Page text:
Braised Collard Greens

Braised Collard Greens
Staff Writer
Thinkstock/iStockphoto

The trick to tough, leafy greens like collards is that there's no trick at all. Imparting flavor and breaking down their tough structure is as easy as bacon, onions, and chicken stock, and Justin Simoneaux of San Francisco's Boxing Room shows us how in this recipe. It's perfect for any weeknight meal or special occasions and holidays like Thanksgiving

4
Servings
897
Calories Per Serving
Deliver Ingredients

Ingredients

  • 1 Cup thick-sliced bacon, diced
  • 4 Cups sliced yellow onion
  • 4 Tablespoons minced garlic
  • 3 bunches collard greens, cleaned and stemmed
  • 1 Cup chicken stock

Directions

Heat a 6-quart pot, preferably cast-iron, on medium heat and add the bacon; cook until bacon has started to crisp, about 5 minutes.

Lower the heat and add in the onions and cook slowly for 10-15 minutes or until the onions are soft.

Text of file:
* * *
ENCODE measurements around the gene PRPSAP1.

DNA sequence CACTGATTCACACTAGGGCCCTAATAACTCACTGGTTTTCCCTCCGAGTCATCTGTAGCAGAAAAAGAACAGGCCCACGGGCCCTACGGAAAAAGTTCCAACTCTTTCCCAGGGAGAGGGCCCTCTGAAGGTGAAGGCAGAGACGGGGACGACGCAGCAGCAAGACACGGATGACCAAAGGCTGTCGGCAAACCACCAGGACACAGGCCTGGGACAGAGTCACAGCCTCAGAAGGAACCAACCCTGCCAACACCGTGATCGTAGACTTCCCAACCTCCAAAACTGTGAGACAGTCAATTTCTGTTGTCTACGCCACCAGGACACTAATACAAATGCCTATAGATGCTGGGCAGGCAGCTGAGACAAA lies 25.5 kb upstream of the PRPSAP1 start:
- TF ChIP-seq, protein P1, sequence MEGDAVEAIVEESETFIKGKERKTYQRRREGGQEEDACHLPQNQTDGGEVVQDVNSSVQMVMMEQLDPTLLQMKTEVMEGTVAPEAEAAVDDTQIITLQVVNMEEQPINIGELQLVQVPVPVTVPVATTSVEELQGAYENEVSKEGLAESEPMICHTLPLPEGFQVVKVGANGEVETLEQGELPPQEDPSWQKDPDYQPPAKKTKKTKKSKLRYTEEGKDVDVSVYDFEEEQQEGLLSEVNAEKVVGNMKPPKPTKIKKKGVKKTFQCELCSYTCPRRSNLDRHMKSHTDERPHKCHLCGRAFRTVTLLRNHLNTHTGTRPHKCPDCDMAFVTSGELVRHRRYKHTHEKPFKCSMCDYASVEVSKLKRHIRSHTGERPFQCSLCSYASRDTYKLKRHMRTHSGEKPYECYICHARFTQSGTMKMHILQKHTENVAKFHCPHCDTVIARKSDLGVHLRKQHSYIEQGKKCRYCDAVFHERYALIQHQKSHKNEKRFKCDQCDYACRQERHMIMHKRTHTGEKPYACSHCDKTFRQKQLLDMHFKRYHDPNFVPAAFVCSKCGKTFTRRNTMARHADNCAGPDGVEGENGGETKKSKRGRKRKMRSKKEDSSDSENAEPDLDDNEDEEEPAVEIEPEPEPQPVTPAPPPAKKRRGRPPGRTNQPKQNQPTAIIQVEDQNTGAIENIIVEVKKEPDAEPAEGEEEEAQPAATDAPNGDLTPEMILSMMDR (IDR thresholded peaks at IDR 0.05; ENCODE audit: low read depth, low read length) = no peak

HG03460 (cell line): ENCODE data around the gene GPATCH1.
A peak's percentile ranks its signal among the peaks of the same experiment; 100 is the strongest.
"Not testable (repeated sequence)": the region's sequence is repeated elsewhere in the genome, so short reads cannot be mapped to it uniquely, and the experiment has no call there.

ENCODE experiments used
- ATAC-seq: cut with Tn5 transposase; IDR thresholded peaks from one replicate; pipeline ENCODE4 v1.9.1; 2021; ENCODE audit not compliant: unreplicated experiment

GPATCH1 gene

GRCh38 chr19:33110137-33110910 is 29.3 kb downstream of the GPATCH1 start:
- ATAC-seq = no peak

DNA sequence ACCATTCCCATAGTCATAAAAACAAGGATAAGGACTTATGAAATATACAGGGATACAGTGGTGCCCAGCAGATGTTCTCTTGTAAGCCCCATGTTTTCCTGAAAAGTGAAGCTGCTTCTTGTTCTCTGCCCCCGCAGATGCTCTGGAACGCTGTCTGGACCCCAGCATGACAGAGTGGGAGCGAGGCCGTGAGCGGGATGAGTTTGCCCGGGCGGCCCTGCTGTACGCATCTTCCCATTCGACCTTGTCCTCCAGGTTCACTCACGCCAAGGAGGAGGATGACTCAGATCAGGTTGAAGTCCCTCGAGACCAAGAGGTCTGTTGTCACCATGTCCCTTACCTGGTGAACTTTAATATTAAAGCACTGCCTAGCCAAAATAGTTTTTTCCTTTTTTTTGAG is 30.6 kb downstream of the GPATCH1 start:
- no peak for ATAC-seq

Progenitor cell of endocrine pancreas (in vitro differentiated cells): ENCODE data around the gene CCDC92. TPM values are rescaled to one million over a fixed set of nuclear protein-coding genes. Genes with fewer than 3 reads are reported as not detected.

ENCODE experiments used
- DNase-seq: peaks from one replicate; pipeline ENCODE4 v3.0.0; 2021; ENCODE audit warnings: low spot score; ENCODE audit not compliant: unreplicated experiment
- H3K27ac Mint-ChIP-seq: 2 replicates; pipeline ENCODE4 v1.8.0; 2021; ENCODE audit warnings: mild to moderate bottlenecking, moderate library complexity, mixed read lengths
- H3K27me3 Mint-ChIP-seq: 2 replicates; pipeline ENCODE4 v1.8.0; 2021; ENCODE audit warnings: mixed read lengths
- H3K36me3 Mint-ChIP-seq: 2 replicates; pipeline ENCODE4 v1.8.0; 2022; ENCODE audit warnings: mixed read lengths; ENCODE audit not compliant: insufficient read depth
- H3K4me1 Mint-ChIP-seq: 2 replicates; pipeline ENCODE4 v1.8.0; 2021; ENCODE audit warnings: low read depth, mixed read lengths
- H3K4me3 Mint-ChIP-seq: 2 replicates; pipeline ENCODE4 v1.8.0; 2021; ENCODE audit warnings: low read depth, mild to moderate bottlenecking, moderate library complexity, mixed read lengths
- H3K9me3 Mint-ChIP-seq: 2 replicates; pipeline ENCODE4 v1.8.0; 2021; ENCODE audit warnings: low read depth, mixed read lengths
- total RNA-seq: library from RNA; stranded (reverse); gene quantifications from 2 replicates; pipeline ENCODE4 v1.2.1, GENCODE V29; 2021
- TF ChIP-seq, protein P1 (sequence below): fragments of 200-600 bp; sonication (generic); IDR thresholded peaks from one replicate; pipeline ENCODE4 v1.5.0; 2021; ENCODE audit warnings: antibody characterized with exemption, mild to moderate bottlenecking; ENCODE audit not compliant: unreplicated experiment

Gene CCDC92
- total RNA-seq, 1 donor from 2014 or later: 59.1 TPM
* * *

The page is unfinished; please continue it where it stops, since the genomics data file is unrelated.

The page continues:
Add in the garlic and cook for 5 minutes.

Add the collard greens and a ¼ of the chicken stock cover and let simmer check every 5-10 minutes and add the chicken stock if needed.

Let simmer for 30-45 minutes or until the greens are very soft. Season with salt and pepper.

Nutritional Facts

Total Fat
60g
86%
Sugar
14g
16%
Saturated Fat
22g
92%
Cholesterol
105mg
35%
Carbohydrate, by difference
61g
47%
Protein
28g
61%
Vitamin A, RAE
6µg
1%
Vitamin B-6
1mg
77%
Vitamin C, total ascorbic acid
2mg
3%
Calcium, Ca
286mg
29%
Choline, total
32mg
8%
Fiber, total dietary
3g
12%
Folate, total
116µg
29%
Iron, Fe
3mg
17%
Magnesium, Mg
48mg
15%
Manganese, Mn
1mg
56%
Niacin
11mg
79%
Pantothenic acid
1mg
20%
Phosphorus, P
302mg
43%
Selenium, Se
34µg
62%
Sodium, Na
1366mg
91%
Thiamin
1mg
91%
Vitamin D (D2 + D3)
1µg
7%
Water
159g
6%
Zinc, Zn
2mg
25%

Collard Green Shopping Tip

Buy green leafy vegetables like arugula, watercress, and collards – they are good sources of vitamins A, C, and K and minerals like iron and calcium.

Collard Green Cooking Tip

Brighten up sandwiches or salads with small, tender leaves like spinach and add larger, tougher leaves like kale to soups and stews.